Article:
Public Defender Jeff Adachi is known as the guy who made City Hall take pension reform seriously. His initial effort last year, Proposition B, was defeated after labor leaders led a well-funded campaign against it while promising to draft a better solution for the November ballot.
The solution took the form of Proposition C, put on the ballot by Mayor Ed Lee and the Board of Supervisors with the support of labor leaders.
Adachi wasn’t satisfied with that measure and instead collected signatures to place Proposition D on the ballot, which would have saved The City about $400 million more than Prop. C by forcing higher paid city workers to pay more into their pensions than under Prop. C.
But voters approved Prop. C and defeated Prop. D.
“I wasn’t surprised by the outcome,” Adachi said Wednesday. “The voters had a clear choice between two pension measures, a stronger measure and one that was weaker reform. They chose the one that was the weaker reform. I am happy that we have at least one pension reform measure that passed.”
At the same time last year, Adachi said the debate was on whether there was even a need to have government workers pay more into their pension. So in one sense Adachi won the debate, even though his measure failed.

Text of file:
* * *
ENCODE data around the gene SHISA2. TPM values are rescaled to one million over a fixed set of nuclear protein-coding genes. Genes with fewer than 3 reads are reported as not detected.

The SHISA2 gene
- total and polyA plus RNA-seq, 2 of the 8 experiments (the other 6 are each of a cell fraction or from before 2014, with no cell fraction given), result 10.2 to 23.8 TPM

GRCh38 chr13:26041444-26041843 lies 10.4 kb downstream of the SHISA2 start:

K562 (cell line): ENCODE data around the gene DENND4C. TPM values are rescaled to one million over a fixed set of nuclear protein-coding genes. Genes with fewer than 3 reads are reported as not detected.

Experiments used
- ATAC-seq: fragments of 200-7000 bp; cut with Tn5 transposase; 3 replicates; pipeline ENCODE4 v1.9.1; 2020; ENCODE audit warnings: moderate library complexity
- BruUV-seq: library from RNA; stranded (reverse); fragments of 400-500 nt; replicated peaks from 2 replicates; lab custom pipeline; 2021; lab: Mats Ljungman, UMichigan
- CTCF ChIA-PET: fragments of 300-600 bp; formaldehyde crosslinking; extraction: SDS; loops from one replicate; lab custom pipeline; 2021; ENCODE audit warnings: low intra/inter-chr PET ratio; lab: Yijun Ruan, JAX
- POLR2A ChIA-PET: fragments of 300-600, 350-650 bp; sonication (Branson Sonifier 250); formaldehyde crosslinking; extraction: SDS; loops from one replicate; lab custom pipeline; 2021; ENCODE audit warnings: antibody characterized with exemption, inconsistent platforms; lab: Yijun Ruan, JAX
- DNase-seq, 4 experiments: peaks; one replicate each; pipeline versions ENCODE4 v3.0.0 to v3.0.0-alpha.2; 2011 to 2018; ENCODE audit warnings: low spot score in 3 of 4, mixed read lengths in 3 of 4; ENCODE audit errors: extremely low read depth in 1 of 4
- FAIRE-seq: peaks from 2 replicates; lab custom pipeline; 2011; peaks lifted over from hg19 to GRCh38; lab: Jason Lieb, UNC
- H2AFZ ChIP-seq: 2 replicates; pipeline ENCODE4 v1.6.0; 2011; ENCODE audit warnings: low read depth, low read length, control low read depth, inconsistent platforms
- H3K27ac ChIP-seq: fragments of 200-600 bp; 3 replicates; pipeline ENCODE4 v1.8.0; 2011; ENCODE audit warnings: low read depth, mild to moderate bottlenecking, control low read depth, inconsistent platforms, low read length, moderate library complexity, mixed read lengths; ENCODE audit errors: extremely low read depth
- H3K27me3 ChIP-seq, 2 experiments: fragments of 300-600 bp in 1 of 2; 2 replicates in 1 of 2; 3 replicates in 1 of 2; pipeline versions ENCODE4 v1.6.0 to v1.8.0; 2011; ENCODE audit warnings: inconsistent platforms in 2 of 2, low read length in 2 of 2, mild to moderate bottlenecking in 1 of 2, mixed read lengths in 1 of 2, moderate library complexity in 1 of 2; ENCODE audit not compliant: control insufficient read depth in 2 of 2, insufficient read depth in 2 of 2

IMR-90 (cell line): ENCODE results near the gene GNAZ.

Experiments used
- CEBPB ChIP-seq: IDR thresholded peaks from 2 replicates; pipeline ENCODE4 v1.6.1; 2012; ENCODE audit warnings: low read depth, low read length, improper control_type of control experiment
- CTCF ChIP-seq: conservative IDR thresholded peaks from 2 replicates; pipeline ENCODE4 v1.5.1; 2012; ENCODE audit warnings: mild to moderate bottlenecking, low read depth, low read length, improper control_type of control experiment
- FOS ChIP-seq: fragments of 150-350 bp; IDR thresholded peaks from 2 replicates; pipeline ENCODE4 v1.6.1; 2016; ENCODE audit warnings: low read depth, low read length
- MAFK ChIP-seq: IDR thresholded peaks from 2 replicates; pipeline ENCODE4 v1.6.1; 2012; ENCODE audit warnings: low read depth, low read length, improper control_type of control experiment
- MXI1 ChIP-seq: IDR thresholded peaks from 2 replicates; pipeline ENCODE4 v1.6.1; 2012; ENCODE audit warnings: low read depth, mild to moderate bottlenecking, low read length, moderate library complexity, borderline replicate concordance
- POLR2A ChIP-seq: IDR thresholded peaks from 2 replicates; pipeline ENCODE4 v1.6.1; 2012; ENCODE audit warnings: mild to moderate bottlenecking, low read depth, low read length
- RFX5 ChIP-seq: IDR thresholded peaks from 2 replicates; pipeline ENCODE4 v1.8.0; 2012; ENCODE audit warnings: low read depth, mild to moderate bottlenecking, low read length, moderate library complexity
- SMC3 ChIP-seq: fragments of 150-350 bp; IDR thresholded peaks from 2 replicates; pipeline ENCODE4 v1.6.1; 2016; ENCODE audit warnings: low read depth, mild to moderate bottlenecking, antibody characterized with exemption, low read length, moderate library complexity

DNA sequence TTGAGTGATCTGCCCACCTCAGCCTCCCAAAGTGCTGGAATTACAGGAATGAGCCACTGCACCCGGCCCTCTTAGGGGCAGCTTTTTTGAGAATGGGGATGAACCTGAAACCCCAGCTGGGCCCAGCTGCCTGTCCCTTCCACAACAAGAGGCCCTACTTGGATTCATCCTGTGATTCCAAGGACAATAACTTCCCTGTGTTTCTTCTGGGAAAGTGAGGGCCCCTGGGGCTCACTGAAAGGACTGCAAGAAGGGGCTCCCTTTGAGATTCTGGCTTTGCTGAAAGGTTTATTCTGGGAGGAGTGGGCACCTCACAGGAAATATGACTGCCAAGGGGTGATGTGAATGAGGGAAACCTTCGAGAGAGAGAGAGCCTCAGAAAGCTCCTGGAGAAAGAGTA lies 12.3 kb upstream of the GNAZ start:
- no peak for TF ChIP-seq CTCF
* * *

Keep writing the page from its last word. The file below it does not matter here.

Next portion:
Adachi said that even with the passage of Prop. C The City will have to do more to rein in pension costs and health benefit costs. The City’s costs of government, mostly driven by employees’ costs, are increasing at a higher rate than revenues. He said over time the “logic” of his pension measure will be “vindicated.” That logic was to have the higher paid city workers contribute a lot more toward their pensions than under Prop. C.
Adachi also ran for mayor but is out of contention having received about 6 percent of voters’ first choice votes as of Wednesday afternoon. He said he was “proud” of his campaign for highlighting fiscal accountability.
Labor leaders might be relieved to hear that Adachi is not plotting a Son of B II, or anything like that.
He said he doesn’t have any plans “at this point” to propose another pension reform measure. Although he said, escalating pension costs is “going to be a problem that will continue to haunt us.”